Features of the DRS. Backup and Restore Procedures

DRS or the Disaster Recovery System is a backup and restore feature of Cisco Unified Communications Manager, Unified Presence, Unity Connection, and it gives us a nice graphical user interface where we can schedule a backup, do a manual backup, monitor the status of a backup. These backups can either be stored on a tape drive or my personal preference is a secure FTP server.

Something to keep in mind about these backups though, these backups are not intended for migration. If you’re upgrading from one version of let’s say Communications Manager to another version and you think you’ll make a backup before you upgrade and then you’ll restore from that backup, that’s probably not going to work because DRS requires that the version of software running on the server match between the server that you backed up from and the server that you’re going to restore to. So it’s really meant for disaster recovery rather than migration.

DRS Architecture

DRS has a couple of subsystems that make it work. There is a Master Agent and a Local Agent. The Master Agent does things such as maintaining an XML file, which contains all of the scheduled tasks. And the administrator when they’re using DRS they’re accessing the Master Agent when they are doing things like configuring a backup device. That’s the Master Agent that takes care of that.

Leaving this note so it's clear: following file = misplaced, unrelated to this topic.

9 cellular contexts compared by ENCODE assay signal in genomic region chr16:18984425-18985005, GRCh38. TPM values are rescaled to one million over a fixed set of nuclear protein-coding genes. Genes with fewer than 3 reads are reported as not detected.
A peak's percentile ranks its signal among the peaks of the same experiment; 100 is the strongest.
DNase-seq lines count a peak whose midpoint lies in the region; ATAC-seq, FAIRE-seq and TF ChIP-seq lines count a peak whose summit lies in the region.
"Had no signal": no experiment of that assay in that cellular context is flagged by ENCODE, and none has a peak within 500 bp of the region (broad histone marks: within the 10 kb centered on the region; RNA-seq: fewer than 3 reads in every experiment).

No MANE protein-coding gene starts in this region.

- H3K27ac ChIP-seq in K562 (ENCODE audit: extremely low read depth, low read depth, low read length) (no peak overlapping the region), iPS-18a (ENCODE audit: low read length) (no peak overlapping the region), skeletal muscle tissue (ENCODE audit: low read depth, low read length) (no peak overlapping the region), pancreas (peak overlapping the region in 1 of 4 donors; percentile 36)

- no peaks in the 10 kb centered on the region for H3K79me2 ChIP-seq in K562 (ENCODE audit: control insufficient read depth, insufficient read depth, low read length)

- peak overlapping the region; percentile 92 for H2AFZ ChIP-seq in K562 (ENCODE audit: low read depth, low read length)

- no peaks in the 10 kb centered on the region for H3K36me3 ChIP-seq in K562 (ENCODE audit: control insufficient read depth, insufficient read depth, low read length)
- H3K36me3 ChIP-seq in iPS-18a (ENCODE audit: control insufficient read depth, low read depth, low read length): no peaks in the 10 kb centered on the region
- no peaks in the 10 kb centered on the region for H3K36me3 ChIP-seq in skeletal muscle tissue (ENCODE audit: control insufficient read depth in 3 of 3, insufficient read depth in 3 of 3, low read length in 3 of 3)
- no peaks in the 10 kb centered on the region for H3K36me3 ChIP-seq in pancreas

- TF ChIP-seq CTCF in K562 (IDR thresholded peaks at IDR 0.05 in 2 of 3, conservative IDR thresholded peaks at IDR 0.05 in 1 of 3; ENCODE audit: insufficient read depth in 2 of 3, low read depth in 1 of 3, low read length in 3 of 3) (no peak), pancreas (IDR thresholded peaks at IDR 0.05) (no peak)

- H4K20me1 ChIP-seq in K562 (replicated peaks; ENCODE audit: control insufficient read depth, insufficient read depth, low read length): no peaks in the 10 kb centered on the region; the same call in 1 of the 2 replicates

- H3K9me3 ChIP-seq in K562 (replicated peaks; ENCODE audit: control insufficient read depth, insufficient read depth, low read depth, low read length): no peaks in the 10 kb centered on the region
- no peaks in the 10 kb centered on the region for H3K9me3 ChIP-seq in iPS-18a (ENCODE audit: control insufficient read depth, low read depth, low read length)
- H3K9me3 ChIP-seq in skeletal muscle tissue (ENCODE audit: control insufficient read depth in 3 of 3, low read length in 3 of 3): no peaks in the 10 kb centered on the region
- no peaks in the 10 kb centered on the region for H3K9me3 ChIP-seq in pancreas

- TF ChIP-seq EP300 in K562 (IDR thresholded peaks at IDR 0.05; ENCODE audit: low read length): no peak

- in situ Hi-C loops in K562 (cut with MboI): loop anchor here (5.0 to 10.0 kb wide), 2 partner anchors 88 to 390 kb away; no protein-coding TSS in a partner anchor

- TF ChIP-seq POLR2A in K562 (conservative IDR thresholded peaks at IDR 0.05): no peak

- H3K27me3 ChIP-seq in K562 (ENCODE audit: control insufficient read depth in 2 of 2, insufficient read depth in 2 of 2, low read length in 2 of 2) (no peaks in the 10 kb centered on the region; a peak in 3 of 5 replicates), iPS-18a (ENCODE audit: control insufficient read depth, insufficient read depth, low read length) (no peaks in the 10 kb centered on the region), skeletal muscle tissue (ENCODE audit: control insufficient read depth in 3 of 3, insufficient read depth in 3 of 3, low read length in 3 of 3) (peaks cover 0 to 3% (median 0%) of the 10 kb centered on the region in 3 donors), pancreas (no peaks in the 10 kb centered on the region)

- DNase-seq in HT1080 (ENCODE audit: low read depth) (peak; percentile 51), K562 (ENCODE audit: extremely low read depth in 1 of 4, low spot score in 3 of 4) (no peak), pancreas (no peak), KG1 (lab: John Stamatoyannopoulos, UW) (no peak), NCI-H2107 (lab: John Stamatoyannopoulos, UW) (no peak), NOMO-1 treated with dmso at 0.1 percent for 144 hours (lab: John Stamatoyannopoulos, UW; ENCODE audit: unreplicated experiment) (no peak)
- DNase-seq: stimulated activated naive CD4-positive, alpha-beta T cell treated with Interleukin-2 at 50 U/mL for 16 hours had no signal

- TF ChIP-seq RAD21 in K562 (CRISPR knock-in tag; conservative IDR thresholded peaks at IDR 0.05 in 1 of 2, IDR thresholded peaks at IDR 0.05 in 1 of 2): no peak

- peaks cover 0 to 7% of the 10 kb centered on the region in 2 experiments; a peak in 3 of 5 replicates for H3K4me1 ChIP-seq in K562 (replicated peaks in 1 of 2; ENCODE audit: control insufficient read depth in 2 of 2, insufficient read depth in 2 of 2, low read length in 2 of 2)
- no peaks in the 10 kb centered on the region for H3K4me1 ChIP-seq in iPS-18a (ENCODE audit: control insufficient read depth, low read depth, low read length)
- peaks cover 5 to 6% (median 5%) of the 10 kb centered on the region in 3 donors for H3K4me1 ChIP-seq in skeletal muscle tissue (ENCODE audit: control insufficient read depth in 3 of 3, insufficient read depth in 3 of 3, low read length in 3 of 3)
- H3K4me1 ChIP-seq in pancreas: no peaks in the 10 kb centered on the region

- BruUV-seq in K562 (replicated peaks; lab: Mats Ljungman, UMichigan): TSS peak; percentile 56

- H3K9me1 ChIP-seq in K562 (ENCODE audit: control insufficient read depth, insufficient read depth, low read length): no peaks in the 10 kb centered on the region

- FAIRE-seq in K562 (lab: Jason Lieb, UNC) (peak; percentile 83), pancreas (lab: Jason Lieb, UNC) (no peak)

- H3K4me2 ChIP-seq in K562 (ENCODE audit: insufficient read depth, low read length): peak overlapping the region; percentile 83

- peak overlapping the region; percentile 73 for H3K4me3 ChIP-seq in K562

The Local Agent however runs the scripts on the server to actually perform the backup and restore processes.

DRS Menu

How do we access the Disaster Recovery System? Well, first understand that DRS can act as our Disaster Recovery System for Cisco Unified Communications Manager, Unified Presence, Unity Connection. The way we access the interface is to point to the server, it’s an HTTPS connection, we point to the server by name or IP address and say /drf.

DRS System Components

DRS can backup Platform, Trace, Syslog and License information on all of the different platforms that it can backup for. But the individual platforms might vary a little bit as to what is getting backed up and what can be restored.

Cisco Unified Communications Manager Cisco Unified Presence Cisco Unity Connection
Platform Platform Platform
Cisco License Manager Cisco License Manager Cisco License Manager
Trace Collection Tool Trace Collection Tool Trace Collection Tool
Syslog Syslog Syslog
Cisco Unified CM DB Cisco Unified Presence DB Cisco Unified Connection DB
TFTP / MOH Files XCR Data Mailbox Store
CDR / CAR Data CUP Data Greetings

The table above gives us a real-world reference for what can be backed up on these different platforms.

Backup Devices